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Beijing says it will return seized US underwater drone

What an unmanned US Navy drone looks like. Photo: US Navy

China's Defense Ministry said that it has been in talks with the US about returning an underwater drone taken by a Chinese naval vessel in the South China Sea, but added that the US did not help by "hyping up" the issue.

The drone was taken on Thursday — the first seizure of its kind in recent memory — about 50 nautical miles north-west of Subic Bay off the Philippines, just as the USNS Bowditch was about to retrieve the unmanned underwater vehicle (UUV), US officials said.

The Defense Ministry said that a Chinese naval vessel discovered a piece of "unidentified equipment" and checked it to prevent any navigational safety issues, before discovering it was a US drone.

China said that it seized the drone to ensure "the safe navigation of passing ships", a Defense Ministry spokesman said.

"In order to prevent this device from posing a danger to the safe navigation of passing ships and personnel, the Chinese lifeboat adopted a professional and responsible attitude in investigating and verifying the device."

"China decided to return it to the US side in an appropriate manner, and China and the US have all along been in communication about it," the ministry said on its website.

Without directly saying whether the drone was operating in waters China considers its own, the ministry said that US ships and aircraft have for a long period been carrying out surveillance and surveys in "the presence" of Chinese waters.

China will remain on alert for these sorts of activities and take necessary steps to deal with them, the ministry said without elaborating.

The US has maintained that the drone was operating lawfully.

"The UUV was lawfully conducting a military survey in the waters of the South China Sea," a US official said, speaking on condition of anonymity.

China has rapidly expanded its undersea fleet in recent years, causing the US to intensify its tracking efforts and Beijing to search for ways to evade detection. Chinese attack submarines have ranged far into the Indian and Pacific oceans, according to US officials. They expect that Beijing will soon begin patrols by submarines bearing nuclear missiles, most likely in the South China Sea.

China's foreign ministry said in a brief statement on Saturday that China and the US were "handling the issue appropriately through bilateral military channels".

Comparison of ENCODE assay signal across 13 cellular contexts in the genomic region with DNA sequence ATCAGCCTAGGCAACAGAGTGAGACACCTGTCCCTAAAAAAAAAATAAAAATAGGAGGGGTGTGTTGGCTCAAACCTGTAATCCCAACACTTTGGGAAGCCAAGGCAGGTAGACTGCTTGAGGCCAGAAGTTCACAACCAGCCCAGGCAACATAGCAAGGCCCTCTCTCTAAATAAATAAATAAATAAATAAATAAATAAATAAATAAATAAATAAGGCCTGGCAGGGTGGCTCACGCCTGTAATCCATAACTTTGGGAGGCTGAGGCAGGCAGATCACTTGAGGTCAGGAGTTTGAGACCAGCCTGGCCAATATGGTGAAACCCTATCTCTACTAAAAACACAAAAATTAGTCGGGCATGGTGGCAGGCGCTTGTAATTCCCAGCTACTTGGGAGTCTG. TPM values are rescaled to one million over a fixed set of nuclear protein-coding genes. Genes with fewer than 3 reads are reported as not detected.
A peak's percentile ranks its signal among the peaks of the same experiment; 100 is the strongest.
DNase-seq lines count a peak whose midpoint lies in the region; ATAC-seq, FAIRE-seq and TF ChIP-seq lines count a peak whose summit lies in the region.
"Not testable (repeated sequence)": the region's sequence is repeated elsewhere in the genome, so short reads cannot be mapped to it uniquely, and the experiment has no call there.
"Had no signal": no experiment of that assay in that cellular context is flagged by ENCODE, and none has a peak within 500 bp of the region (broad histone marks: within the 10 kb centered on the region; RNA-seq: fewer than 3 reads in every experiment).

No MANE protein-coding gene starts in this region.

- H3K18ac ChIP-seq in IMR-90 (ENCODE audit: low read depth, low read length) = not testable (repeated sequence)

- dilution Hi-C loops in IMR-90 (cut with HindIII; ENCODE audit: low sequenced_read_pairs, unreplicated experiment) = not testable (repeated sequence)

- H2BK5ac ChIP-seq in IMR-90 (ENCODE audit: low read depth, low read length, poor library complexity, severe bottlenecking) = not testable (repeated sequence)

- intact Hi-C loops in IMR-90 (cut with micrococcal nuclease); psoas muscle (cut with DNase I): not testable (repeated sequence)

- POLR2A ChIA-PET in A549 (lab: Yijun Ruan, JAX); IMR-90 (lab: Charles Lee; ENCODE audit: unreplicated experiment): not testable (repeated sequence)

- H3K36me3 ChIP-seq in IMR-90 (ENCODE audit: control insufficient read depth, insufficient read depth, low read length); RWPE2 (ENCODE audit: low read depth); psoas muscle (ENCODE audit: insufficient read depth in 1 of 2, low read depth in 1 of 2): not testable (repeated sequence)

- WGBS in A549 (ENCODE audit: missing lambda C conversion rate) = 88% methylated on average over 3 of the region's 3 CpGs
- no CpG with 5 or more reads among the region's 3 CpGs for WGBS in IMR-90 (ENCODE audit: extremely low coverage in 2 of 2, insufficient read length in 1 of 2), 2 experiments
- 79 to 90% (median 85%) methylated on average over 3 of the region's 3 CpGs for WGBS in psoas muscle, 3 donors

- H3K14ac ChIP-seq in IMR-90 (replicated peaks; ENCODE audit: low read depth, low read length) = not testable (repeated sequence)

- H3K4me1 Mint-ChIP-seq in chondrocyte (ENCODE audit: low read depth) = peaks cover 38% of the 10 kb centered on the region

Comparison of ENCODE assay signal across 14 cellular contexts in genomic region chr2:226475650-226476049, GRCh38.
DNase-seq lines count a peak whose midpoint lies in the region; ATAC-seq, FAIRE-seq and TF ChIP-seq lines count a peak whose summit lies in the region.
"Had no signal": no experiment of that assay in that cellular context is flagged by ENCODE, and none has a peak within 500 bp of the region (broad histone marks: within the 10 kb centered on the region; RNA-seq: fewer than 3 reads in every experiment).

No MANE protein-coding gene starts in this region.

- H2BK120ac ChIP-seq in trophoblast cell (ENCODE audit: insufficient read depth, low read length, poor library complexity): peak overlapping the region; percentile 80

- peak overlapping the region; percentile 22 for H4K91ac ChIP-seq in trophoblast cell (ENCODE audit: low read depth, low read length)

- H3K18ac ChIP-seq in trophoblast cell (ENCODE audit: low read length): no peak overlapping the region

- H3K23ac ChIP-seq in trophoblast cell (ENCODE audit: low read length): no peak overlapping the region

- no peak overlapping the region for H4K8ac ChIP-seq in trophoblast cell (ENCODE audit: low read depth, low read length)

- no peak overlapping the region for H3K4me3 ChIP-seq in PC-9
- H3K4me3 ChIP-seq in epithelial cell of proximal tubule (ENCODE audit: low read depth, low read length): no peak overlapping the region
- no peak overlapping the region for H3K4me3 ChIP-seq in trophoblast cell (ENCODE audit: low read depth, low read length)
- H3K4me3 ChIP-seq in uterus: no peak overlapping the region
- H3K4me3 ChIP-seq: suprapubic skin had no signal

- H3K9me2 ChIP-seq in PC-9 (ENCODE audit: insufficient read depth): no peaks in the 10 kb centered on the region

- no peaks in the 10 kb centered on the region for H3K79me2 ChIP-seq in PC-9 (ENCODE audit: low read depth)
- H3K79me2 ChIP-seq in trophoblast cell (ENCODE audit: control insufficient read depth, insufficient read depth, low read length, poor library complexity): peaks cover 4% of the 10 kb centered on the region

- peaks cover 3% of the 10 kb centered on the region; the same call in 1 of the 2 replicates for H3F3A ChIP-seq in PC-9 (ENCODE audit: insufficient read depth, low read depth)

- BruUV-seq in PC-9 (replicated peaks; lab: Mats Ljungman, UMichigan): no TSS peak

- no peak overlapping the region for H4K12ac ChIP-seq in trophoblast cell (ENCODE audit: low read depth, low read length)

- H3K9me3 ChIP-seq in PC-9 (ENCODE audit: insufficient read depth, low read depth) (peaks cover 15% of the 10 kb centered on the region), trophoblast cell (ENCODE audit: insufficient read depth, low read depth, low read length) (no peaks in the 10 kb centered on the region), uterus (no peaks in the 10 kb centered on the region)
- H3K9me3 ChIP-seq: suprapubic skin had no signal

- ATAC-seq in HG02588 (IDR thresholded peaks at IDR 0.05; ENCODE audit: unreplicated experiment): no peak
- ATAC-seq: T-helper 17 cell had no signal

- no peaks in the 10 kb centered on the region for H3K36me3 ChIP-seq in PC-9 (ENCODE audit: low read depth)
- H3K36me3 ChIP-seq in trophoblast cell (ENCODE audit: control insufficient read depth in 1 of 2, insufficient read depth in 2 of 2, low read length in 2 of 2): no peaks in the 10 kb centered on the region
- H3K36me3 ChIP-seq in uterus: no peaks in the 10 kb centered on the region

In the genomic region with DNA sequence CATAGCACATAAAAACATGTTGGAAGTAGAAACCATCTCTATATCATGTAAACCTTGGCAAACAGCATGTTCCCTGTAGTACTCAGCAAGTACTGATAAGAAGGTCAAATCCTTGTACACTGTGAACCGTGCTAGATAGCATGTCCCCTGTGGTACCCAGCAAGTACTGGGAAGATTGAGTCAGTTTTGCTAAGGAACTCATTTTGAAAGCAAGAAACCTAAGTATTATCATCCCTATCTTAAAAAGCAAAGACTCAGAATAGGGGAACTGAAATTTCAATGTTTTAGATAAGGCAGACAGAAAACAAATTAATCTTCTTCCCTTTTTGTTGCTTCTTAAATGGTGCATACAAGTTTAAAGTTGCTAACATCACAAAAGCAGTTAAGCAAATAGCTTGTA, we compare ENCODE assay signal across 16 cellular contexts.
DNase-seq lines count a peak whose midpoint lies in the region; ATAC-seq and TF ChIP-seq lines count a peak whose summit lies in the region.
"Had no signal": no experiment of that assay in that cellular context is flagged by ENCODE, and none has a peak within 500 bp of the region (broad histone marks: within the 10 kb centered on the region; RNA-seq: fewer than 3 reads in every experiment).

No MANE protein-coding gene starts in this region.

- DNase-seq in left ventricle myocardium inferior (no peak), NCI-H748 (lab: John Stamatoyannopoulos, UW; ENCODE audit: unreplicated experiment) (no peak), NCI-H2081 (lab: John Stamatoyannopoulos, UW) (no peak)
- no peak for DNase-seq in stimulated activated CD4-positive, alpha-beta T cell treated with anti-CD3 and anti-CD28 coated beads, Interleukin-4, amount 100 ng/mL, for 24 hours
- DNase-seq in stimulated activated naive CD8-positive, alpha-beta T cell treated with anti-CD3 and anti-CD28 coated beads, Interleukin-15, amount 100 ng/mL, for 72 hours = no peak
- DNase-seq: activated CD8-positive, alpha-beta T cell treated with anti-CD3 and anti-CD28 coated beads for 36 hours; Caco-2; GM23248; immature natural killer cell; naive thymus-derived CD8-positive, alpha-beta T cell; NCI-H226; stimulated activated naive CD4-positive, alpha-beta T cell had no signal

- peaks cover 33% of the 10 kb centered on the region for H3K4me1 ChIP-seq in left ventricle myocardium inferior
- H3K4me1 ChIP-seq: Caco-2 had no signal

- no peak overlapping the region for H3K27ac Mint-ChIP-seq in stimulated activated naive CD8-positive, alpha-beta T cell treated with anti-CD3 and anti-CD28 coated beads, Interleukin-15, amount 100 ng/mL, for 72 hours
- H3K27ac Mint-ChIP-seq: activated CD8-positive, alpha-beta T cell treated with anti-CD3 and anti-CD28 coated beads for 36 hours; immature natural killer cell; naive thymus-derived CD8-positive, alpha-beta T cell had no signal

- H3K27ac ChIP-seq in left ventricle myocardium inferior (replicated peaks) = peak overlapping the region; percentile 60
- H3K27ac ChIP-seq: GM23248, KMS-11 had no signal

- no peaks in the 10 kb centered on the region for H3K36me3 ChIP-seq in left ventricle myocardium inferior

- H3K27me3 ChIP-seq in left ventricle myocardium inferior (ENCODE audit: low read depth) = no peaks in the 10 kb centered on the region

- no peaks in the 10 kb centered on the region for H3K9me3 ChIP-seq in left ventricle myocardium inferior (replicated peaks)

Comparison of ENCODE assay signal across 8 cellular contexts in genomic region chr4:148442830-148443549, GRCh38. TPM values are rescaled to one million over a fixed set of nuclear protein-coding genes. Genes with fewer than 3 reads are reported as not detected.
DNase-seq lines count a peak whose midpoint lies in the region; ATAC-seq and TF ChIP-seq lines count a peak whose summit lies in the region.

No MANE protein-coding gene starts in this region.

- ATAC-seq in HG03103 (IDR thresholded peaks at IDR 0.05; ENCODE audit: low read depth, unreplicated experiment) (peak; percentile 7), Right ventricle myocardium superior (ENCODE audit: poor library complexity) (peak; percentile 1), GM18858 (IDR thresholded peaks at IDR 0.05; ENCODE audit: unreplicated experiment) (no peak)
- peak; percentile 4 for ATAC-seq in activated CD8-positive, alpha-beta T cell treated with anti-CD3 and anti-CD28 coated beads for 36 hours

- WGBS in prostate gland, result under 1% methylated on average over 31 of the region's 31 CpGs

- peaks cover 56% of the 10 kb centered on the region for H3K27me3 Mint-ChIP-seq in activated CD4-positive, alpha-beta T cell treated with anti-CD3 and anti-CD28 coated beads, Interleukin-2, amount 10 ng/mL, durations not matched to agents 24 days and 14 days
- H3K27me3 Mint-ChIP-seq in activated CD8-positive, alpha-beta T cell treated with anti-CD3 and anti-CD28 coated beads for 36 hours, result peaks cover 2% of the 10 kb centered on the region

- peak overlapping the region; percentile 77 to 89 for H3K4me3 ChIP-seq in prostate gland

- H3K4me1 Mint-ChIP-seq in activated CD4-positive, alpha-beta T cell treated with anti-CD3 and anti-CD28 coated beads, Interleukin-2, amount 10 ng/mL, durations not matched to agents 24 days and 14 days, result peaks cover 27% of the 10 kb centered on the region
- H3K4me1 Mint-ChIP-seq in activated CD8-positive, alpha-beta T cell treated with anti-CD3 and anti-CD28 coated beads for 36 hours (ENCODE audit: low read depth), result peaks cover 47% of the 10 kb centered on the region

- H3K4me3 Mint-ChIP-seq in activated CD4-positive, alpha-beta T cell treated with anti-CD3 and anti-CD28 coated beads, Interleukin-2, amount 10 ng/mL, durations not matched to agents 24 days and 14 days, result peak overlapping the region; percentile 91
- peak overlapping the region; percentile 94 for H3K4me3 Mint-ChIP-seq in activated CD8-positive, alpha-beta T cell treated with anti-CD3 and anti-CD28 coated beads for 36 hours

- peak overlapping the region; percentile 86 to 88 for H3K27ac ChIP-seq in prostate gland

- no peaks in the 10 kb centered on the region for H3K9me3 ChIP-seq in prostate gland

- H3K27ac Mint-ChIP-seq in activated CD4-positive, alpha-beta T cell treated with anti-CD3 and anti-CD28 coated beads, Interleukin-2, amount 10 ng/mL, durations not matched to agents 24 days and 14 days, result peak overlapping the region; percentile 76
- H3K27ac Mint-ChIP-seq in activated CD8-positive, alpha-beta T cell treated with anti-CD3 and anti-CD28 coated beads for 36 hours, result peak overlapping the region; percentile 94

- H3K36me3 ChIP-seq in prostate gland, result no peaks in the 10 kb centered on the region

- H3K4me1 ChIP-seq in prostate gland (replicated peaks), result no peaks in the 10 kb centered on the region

Wu Shicun, president of the Chinese government-affiliated National Institute for South China Sea Studies, also said that the incident showed that the two militaries had entered into a phase of underwater competition.

"China wants to send out a signal that if you spy on us underwater and threaten our national security, we have measures to deal with it. On the South China Sea issue, we took in humiliations with a humble view in past years. I think this era has finished."

That location, analysts said, suggests the interception is a rare, possibly unprecedented, instance of China directly impeding US naval surveillance in the disputed waters.

'Keep it'

President-elect Donald Trump criticized the seizure on Saturday, days after provoking Beijing's ire by suggesting his administration may abrogate a decades-long agreement on the status of Taiwan if Beijing doesn't make concessions to US interests.

"China steals United States Navy research drone in international waters—rips it out of water and takes it to China in unprecedented act," Trump wrote in a Twitter message. His original tweet on the subject on Saturday called the seizure an "unpresidented act", but a replacement message corrected the spelling error.

Later on Saturday, he wrote another Twitter message saying: "We should tell China that we don't want the drone they stole back.- let them keep it!"

Bonnie Glaser, an analyst at the Centre for Strategic and International Studies in Washington, said that Beijing's move was likely sending a signal to Trump before he was sworn in that "the US couldn't challenge China's core interests with impunity".

Trump has previously threatened to declare China a currency manipulator and force changes in US-Chinese trade policy, which he says has led to the greatest theft of American jobs in history.
 


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